This is a beautiful recipe (adapted from the ocado website) which I love for three reasons.
1. It is super quick, easy and tasty.
2. From a nutritional point of view, its a winner.
3. People don't eat enough artichokes, which are, in my opinion a 'super' food.
Artichoke is a great source of vitamin K, vitamin C and folate as well as the minerals calcium, magnesium and potassium. Plus full of fibre. Which we love.
It's also full of antioxidants, in fact a study by the American Society for Clinical Nutrition (http://ajcn.nutrition.org/content/84/1/95.abstract), concluded it has a higher antioxidant status than blueberries and dark chocolate!
Artichoke also contains constituents which have liver protective qualities. Which lets be honest, at this time of year, when our bodies, immune system and livers get a battering, can only be a good thing! It can increase the production of bile (okay sounds gross but totally necessary) which helps speed up the transit of food through your digestive system, reducing bloating. In fact they were used as a digestive aid in Egyptian times - and of course now we know exactly why.
Its also a prebiotic, which feeds the probiotics (or 'good' bacteria) that resides in your stomach.
Artichoke is also reported to be beneficial for those with:
Whilst these more serious issues may warrant taking artichoke leaf extract (under the guidance of a doctor or qualified nutritional therapist), eating more artichokes is almost certainly going to be beneficial to health.
The heart of the artichoke is eaten because it is softer and the most edible part of the plant. Whilst it would be recommended to buy and prepare your own artichokes, this is, well...hard work to be honest! Buying a jar of artichoke hearts is very acceptable. Make sure it is preserved in olive oil with no / little added salt.
So hopefully I have persuaded you about why the artichoke is so great. Here is a wonderful way to serve it at a dinner party, or just smother it on toast or crackers for an incredible health boosting taste sensational snack.
This recipe also contains raw garlic (with potential cholesterol lowering, antibacterial, anti-fungal, blood pressure activity) virgin olive oil (with antioxidant, vasodilating, and antiplatelet properties, and potentially cholesterol lowering) and fresh basil (antibacterial, anti-inflammatory and cardiovascular health benefits). So really this is a superfood dip!
Serves 2-4. Takes 5 minutes maximum.
In a food processor, blend together all the ingredients. Whizz until smooth. Add a squeeze of lemon juice and top with a little zest before serving with crudités or wholewheat breadsticks. ENJOY!
What is bone broth?
At this time of year, its a great practice to start making bone broths with leftover bones / carcasses. Bone broth is made by simmering animal bones alongside vegetables, herbs and spices. Delicious, nutrient dense bone broth is very easy and inexpensive to make.
Many cultures have used bone broth for centuries as both an inexpensive food source and a traditional medicine. It has long been valued as a tonic for the common cold, joint conditions and digestive disorders.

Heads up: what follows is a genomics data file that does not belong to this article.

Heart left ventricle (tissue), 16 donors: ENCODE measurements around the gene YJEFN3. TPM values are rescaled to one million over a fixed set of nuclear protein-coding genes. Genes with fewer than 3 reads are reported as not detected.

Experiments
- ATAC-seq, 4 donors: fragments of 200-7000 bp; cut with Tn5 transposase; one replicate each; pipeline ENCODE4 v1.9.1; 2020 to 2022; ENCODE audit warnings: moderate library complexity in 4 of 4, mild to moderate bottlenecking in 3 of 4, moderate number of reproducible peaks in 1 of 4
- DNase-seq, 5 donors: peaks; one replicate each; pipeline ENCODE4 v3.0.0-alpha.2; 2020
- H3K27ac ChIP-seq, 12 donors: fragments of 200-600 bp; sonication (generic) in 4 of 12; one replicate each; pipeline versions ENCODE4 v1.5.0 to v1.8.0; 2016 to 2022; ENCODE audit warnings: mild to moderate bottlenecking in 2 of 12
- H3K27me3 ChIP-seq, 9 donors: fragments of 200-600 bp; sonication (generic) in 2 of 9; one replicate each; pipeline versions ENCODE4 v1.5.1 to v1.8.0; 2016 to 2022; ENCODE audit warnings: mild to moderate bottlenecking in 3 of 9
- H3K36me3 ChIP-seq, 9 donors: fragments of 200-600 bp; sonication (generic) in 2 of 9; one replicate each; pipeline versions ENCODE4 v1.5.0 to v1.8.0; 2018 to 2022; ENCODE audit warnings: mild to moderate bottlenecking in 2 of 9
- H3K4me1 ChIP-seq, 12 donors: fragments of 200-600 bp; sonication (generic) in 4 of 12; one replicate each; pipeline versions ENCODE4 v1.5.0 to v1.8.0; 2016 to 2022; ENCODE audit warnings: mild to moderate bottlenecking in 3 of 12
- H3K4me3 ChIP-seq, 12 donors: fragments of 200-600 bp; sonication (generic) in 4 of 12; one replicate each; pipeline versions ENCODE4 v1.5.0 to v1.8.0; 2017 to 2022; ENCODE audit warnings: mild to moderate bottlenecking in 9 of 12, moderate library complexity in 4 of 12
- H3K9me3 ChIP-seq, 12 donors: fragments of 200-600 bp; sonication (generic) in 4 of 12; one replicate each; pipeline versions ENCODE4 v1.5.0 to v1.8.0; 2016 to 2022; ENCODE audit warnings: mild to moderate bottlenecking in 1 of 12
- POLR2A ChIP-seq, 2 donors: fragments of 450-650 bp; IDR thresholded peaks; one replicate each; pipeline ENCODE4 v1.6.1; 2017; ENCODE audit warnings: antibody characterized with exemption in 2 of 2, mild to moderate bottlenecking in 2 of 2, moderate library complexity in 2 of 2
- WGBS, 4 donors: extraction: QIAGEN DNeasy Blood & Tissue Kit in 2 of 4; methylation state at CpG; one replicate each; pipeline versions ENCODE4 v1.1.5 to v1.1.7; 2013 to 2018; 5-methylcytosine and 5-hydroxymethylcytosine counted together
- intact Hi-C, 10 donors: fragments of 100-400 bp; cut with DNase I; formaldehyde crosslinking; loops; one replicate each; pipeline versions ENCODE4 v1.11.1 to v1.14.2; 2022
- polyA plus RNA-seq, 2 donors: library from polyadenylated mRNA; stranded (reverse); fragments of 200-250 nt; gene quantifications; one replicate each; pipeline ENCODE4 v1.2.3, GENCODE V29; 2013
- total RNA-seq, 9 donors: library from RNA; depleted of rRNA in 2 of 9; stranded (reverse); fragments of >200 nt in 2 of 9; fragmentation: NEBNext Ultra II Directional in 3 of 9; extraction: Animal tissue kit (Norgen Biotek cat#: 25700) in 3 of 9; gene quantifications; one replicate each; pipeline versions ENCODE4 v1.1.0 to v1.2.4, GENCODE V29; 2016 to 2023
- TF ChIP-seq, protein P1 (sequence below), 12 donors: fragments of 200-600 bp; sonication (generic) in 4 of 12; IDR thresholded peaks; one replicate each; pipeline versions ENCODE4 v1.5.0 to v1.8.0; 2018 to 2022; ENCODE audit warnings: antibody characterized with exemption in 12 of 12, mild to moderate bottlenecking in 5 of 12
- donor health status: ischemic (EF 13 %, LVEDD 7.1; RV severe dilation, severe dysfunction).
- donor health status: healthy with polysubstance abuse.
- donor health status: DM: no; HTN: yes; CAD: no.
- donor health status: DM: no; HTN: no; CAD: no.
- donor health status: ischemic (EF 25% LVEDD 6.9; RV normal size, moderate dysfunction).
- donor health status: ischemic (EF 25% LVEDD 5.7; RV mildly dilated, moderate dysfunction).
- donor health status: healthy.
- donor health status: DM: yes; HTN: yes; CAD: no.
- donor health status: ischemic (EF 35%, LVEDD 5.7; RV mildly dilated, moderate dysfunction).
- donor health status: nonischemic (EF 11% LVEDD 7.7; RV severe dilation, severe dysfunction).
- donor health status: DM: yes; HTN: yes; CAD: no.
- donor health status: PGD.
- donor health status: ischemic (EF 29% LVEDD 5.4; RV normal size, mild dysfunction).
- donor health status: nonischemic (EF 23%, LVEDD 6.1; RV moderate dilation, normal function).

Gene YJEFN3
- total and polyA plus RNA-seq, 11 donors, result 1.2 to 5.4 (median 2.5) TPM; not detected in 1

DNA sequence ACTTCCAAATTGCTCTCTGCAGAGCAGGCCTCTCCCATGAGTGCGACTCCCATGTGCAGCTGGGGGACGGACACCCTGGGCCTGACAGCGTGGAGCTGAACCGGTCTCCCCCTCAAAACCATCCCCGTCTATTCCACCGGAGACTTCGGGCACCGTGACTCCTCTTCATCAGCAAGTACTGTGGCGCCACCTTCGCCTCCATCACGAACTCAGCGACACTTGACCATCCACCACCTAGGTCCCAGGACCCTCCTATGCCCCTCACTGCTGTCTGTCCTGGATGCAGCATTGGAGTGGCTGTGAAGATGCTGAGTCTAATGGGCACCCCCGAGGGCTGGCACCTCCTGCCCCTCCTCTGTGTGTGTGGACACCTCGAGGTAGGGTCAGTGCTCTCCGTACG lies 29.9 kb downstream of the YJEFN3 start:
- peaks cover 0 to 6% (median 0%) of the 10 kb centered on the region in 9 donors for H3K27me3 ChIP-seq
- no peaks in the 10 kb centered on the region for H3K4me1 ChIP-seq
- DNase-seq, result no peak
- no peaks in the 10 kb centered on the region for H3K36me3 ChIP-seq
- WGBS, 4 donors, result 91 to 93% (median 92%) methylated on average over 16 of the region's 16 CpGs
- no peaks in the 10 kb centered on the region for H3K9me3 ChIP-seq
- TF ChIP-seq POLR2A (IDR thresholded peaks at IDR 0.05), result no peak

Why is bone broth so good?
The bones used to make broth house a variety of powerful nutrients that are released when they are slowly simmered in water. Bone broth is a rich source of minerals, trace minerals, gelatin and amino acids in a form our bodies can easily absorb and use. These nutrients supply the body with the raw materials needed to build strong and healthy cells throughout the body.
Bone broth contains calcium, magnesium and phosphorus which support bone and tooth health. The collagen content of bone broth supports the health of joints, hair, skin and nails. Collagen from the bones is broken down during the cooking process into another protein called gelatin. The gelatin in bone broth works to support and repair the lining of the gut. Certain compounds (chondroitin sulfate and glucosamine) extracted into the broth from cartilage tissue help to reduce joint pain and inflammation, whilst stimulating the growth of new collagen. The amino acids found in bone broths support detoxification and collagen production (important in wound healing). They also suppress inflammation, an important consideration for those with chronic inflammation or auto-immune conditions.
What bones can be used?
Bone broth can be made from the bones of beef, pork, lamb, poultry, wild game and/or fish.
When selecting bones to make broth from, it is preferable to use organic, grass-fed animals or
wild-caught fish. Bones from conventionally raised animals may contain many harmful
substances that can leach into the broth.
2-3kg beef/lamb bones, poultry carcasses
Large splash of apple cider vinegar or fresh lemon juice (helps with extraction of minerals from the bones)
2 handfuls of onions, celery, leeks
1 tbsp black peppercorns
2-3 dried bay leaves
Put all the ingredients in a large stainless steel / ceramic cooking pot and cover with cold water.
The water should cover the bones by approx.. 5cm with some room at the top of the pan.
Bring to the boil with a lid on, then simmer for the required time, whilst skimming off foam from the top.
Strain the liquid (use a fine mesh strainer for poultry) and use immediately or leave to cool.
Bone broth can keep for several days in the fridge if left undisturbed.
You can use a slow cooker on high for 12+ hours or a pressure cooker for 3+ hours.
If freezing it is best to use glass containers and leave room for expansion.
Chicken / turkey should cook for 6-12 hours Beef / lamb can cook for 24 hours until bones look bleached.
If using fish 8 hours is the best cooking time.
The longer the bones simmer, the more nutrients released.
Sources used: Hemsley, J; Hemsley M. The Art of Eating Well (2010); http://articles.mercola.com/sites/articles/archive/2013/12/16/bone-broth-benefits.aspx; http://www.westonaprice.org/health-topics/broth-is-beautiful/